Modi's Bihar State Setback May Spur Change of Political Tactics

  • Bihar defeat hurts Modi's chances of controlling upper house
  • India opposition has blocked national goods-and-services tax

Wounded by another state election defeat, Indian Prime Minister Narendra Modi might need to shift gears and show his softer side in order to push through his showcase economic reforms.

"Bihar is the nail in the coffin unless they completely change their political identity and behavior," said S.L. Rao, former director-general of the National Council of Applied Economic Research, a policy research group. “Modi and his colleagues have to learn good manners. I don’t know if it’s going to work, but he has to try. He has to bend over backwards and woo the opposition."

That won’t be easy for Modi. As chief minister of Gujarat, one of India’s wealthiest states, Modi dominated local elections and his opponents for more than a decade.

Rashtriya Swayamsevak Sangh called for a review of a caste-based affirmative action program that has benefited many voters. The BJP quickly denounced that call, but the damage was done.

It found itself on the defensive again after a party minister compared the killing of two lower caste children to throwing stones at a dog. The minister later said his comments were misrepresented and that he didn’t draw an analogy.

Mob Lynching

Modi himself Shah stoked Hindu-Muslim tensions further by saying India’s neighboring rival Pakistan would cheer if the BJP lost in Bihar.

Perhaps what hurt Modi the most, however, was a united opposition. The so-called Grand Alliance brought together Congress and two caste-based parties that shared little in common besides a desire to hand Modi another loss after the BJP was defeated in Delhi elections in February.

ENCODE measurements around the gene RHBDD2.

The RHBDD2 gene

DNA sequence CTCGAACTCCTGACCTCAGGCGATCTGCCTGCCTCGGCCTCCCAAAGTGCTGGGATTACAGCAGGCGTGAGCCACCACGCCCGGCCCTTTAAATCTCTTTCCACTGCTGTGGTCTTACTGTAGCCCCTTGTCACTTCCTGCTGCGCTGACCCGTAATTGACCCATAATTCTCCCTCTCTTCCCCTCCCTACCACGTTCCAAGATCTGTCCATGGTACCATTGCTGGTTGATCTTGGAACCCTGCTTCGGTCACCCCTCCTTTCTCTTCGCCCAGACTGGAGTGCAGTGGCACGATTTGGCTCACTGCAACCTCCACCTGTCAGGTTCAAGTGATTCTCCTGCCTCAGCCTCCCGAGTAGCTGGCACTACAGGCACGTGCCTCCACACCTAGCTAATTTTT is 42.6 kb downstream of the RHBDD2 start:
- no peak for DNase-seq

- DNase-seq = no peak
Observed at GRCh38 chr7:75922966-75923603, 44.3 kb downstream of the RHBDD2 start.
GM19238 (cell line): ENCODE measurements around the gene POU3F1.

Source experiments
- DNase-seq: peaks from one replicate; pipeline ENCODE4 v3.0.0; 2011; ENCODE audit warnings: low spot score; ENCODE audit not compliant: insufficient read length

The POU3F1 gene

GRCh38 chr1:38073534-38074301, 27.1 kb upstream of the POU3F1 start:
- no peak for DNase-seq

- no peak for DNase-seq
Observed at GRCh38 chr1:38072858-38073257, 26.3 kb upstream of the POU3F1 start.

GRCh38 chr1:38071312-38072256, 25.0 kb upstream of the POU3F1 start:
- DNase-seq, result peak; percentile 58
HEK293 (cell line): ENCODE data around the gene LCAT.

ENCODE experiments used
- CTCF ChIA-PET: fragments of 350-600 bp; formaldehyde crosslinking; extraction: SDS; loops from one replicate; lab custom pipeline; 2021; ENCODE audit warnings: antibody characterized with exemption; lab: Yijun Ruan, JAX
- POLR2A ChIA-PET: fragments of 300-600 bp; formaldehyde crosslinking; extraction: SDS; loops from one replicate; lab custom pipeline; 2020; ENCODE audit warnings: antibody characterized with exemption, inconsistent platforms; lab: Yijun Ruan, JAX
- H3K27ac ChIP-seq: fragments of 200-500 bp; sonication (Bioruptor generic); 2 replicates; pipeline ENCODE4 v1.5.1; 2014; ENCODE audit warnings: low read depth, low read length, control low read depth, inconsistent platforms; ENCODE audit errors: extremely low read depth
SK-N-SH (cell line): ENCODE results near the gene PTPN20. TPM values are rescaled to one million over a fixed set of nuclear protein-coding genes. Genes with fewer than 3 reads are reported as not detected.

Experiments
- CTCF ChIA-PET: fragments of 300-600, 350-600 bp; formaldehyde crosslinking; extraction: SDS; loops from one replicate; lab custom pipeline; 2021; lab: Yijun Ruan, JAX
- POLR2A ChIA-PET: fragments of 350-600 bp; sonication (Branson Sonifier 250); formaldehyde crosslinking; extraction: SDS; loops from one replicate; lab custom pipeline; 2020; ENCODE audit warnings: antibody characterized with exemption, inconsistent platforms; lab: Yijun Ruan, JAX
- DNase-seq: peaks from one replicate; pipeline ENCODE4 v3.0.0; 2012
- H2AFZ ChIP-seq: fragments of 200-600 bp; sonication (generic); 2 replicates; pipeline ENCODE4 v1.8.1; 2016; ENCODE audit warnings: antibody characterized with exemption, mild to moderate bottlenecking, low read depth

It paid off big: The bloc won 73 percent of seats in the 243-member state parliament, compared with 24 percent for Modi’s group. India’s benchmark stock index lost as much as 2.3 percent on Monday, while the rupee fell the most in almost three months.

There are some positives in Modi’s corner. India is the world’s fastest growing major economy, foreign investment is rising and the business climate is improving.

Moreover, as Deutsche Bank AG economists Taimur Baig and Kaushik Das wrote on Friday, the Bihar vote involved many local factors that don’t necessarily reflect the national mood. And Modi has about five months before the next batch of state elections that will determine the composition of the upper house.

Modi’s party is meeting on Monday to assess the poll results. He has several options for altering the narrative. He could refocus the party on economic development and away from efforts to ban beef, rewrite history books and harass truckers who transport cattle. He could also look to revamp the BJP leadership or overhaul his cabinet to add people who can push through economic policy changes at a faster pace.

"This verdict will make the central government more determined to push much harder for reforms," said Shishir Bajpai, a director at Mumbai-based IIFL Wealth Management Ltd., which has $12 billion under management and advisory. "That’s the only thing they can now bank upon."

(An earlier version of this story was corrected to fix the date of the Delhi election.)

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